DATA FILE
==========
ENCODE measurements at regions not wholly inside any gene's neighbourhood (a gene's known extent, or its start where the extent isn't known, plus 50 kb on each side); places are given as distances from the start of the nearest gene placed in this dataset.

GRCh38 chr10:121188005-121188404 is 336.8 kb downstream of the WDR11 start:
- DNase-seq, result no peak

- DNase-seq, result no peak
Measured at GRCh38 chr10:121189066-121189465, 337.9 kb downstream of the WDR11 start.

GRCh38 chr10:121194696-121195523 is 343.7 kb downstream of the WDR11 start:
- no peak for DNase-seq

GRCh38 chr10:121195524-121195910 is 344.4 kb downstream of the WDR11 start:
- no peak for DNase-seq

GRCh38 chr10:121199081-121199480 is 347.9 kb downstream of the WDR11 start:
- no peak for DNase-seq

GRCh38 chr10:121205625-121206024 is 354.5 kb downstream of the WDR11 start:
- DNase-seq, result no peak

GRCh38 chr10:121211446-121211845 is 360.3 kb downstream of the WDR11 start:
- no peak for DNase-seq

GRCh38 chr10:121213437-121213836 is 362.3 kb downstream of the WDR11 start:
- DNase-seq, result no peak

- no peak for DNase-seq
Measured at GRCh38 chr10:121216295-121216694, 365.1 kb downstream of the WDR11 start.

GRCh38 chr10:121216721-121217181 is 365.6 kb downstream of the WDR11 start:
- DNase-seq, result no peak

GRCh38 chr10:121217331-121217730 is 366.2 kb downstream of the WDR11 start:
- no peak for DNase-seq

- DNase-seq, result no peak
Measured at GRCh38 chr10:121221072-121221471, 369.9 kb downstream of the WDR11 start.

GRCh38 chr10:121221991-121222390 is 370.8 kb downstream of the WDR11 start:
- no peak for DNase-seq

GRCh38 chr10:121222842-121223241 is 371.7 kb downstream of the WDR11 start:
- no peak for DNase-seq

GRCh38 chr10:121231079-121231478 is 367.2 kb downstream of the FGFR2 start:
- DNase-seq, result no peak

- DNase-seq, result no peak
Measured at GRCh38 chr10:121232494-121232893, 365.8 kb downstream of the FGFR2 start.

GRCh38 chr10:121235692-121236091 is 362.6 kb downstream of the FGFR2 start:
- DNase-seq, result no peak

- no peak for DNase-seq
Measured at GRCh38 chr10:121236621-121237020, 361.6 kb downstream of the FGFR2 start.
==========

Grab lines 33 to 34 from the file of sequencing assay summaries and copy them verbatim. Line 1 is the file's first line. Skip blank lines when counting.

Measured at GRCh38 chr10:121232494-121232893, 365.8 kb downstream of the FGFR2 start.

GRCh38 chr10:121235692-121236091 is 362.6 kb downstream of the FGFR2 start: